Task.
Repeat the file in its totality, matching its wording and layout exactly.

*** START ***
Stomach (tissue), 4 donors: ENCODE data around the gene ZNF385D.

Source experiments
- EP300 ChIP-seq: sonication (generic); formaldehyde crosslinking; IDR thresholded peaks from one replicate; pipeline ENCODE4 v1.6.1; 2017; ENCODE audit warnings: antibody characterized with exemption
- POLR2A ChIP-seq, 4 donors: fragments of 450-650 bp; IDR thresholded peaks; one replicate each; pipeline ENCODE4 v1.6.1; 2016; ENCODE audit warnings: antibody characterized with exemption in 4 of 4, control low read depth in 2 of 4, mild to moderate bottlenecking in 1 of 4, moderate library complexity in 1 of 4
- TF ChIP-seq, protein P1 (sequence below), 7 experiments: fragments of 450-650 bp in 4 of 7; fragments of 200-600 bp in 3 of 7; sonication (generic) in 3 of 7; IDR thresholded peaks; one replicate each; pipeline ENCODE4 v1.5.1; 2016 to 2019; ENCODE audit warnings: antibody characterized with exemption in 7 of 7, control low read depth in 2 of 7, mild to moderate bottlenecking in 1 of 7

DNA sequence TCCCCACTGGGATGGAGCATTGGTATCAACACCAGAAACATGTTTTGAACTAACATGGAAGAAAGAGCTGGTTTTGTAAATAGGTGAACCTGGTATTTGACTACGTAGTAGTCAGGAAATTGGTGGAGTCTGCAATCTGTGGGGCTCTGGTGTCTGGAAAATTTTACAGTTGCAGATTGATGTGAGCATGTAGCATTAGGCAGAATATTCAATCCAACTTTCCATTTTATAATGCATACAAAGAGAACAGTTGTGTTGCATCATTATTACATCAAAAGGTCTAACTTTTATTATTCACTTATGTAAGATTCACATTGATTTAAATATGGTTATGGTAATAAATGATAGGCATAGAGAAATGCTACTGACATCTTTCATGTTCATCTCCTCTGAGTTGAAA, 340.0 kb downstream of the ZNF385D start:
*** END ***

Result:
Stomach (tissue), 4 donors: ENCODE data around the gene ZNF385D.

Source experiments
- EP300 ChIP-seq: sonication (generic); formaldehyde crosslinking; IDR thresholded peaks from one replicate; pipeline ENCODE4 v1.6.1; 2017; ENCODE audit warnings: antibody characterized with exemption
- POLR2A ChIP-seq, 4 donors: fragments of 450-650 bp; IDR thresholded peaks; one replicate each; pipeline ENCODE4 v1.6.1; 2016; ENCODE audit warnings: antibody characterized with exemption in 4 of 4, control low read depth in 2 of 4, mild to moderate bottlenecking in 1 of 4, moderate library complexity in 1 of 4
- TF ChIP-seq, protein P1 (sequence below), 7 experiments: fragments of 450-650 bp in 4 of 7; fragments of 200-600 bp in 3 of 7; sonication (generic) in 3 of 7; IDR thresholded peaks; one replicate each; pipeline ENCODE4 v1.5.1; 2016 to 2019; ENCODE audit warnings: antibody characterized with exemption in 7 of 7, control low read depth in 2 of 7, mild to moderate bottlenecking in 1 of 7

DNA sequence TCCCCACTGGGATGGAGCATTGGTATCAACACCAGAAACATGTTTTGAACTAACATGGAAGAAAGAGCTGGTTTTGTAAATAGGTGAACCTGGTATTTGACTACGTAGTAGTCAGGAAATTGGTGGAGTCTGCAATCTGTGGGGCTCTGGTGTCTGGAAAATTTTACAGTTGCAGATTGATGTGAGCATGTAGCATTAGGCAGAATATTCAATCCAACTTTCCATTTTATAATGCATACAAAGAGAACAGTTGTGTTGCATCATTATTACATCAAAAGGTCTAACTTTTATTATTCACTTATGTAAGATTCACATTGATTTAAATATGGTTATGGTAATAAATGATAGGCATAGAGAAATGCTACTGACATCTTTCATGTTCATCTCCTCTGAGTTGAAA, 340.0 kb downstream of the ZNF385D start: